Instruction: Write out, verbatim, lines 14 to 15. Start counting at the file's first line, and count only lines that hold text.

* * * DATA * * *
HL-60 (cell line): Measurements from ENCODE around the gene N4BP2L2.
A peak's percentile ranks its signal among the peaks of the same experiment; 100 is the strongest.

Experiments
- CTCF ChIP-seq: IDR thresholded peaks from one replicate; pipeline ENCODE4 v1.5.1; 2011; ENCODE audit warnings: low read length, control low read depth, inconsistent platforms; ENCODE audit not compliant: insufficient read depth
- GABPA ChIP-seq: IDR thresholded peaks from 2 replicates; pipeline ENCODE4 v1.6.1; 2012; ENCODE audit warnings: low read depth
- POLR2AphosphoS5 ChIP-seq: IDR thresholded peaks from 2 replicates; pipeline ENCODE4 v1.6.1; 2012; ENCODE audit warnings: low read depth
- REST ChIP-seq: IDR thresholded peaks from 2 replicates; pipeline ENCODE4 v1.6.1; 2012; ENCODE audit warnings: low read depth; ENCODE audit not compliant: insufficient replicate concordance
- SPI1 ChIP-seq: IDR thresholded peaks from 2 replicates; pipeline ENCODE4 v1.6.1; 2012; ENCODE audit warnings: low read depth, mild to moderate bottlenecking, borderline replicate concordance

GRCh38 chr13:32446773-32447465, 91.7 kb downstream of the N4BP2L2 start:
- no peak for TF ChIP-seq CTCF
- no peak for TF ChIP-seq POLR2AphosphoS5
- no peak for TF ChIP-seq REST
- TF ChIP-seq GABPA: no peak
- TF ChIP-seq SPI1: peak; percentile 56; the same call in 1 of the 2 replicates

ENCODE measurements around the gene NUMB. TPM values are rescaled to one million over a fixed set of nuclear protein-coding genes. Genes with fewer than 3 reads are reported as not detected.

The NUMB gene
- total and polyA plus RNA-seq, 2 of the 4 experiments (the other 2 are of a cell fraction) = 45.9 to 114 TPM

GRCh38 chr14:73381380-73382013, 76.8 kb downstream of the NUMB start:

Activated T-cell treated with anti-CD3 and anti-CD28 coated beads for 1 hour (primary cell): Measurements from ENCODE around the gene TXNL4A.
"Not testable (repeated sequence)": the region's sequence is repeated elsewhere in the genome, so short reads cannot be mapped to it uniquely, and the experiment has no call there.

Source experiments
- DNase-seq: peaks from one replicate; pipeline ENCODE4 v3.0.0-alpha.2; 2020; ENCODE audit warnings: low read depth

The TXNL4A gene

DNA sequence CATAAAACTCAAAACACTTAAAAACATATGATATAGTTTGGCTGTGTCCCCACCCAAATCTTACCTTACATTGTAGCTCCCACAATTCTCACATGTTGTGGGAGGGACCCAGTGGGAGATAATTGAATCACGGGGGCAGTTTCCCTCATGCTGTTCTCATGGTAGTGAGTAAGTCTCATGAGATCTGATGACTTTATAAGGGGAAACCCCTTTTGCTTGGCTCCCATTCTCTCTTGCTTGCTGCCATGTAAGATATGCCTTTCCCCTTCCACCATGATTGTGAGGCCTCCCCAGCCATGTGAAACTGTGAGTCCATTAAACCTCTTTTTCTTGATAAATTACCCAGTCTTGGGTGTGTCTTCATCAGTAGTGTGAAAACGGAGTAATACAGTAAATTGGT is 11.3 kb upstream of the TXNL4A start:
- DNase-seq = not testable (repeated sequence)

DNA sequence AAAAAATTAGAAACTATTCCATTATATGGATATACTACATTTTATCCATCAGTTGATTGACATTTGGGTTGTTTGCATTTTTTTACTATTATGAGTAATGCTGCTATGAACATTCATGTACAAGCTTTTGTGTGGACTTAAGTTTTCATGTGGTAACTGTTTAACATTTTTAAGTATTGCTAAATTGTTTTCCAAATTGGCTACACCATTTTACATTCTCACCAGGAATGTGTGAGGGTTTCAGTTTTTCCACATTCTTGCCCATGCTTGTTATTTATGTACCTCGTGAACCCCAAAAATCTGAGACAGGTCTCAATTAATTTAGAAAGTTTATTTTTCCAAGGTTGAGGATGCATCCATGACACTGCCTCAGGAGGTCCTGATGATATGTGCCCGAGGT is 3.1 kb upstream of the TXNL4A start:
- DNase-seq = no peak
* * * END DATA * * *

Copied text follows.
- TF ChIP-seq SPI1: peak; percentile 56; the same call in 1 of the 2 replicates

ENCODE measurements around the gene NUMB. TPM values are rescaled to one million over a fixed set of nuclear protein-coding genes. Genes with fewer than 3 reads are reported as not detected.